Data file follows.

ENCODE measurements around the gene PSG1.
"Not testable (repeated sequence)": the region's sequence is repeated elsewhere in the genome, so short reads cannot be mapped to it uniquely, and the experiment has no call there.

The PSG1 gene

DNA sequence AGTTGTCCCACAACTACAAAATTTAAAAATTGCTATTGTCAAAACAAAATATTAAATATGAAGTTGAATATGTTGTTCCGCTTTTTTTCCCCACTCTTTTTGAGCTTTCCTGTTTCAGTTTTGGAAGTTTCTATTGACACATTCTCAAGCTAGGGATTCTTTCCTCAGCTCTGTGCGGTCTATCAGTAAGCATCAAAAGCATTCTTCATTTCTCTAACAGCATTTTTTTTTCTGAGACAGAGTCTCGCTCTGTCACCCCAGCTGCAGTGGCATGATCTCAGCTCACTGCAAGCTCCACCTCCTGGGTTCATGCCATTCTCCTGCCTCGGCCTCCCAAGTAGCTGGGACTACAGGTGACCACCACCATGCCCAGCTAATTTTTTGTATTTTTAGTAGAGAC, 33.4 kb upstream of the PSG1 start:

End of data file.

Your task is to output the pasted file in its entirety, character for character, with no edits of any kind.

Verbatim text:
ENCODE measurements around the gene PSG1.
"Not testable (repeated sequence)": the region's sequence is repeated elsewhere in the genome, so short reads cannot be mapped to it uniquely, and the experiment has no call there.

The PSG1 gene

DNA sequence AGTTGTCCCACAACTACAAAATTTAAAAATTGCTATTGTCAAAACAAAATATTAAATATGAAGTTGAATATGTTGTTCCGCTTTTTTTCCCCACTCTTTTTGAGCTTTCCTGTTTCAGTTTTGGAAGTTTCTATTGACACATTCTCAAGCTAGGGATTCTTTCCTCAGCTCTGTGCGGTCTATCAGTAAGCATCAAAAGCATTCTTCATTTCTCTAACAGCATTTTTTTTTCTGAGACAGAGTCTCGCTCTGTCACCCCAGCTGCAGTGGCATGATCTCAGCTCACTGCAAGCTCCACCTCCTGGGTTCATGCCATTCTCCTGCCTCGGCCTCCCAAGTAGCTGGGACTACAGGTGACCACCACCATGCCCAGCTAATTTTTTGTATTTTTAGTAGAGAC, 33.4 kb upstream of the PSG1 start: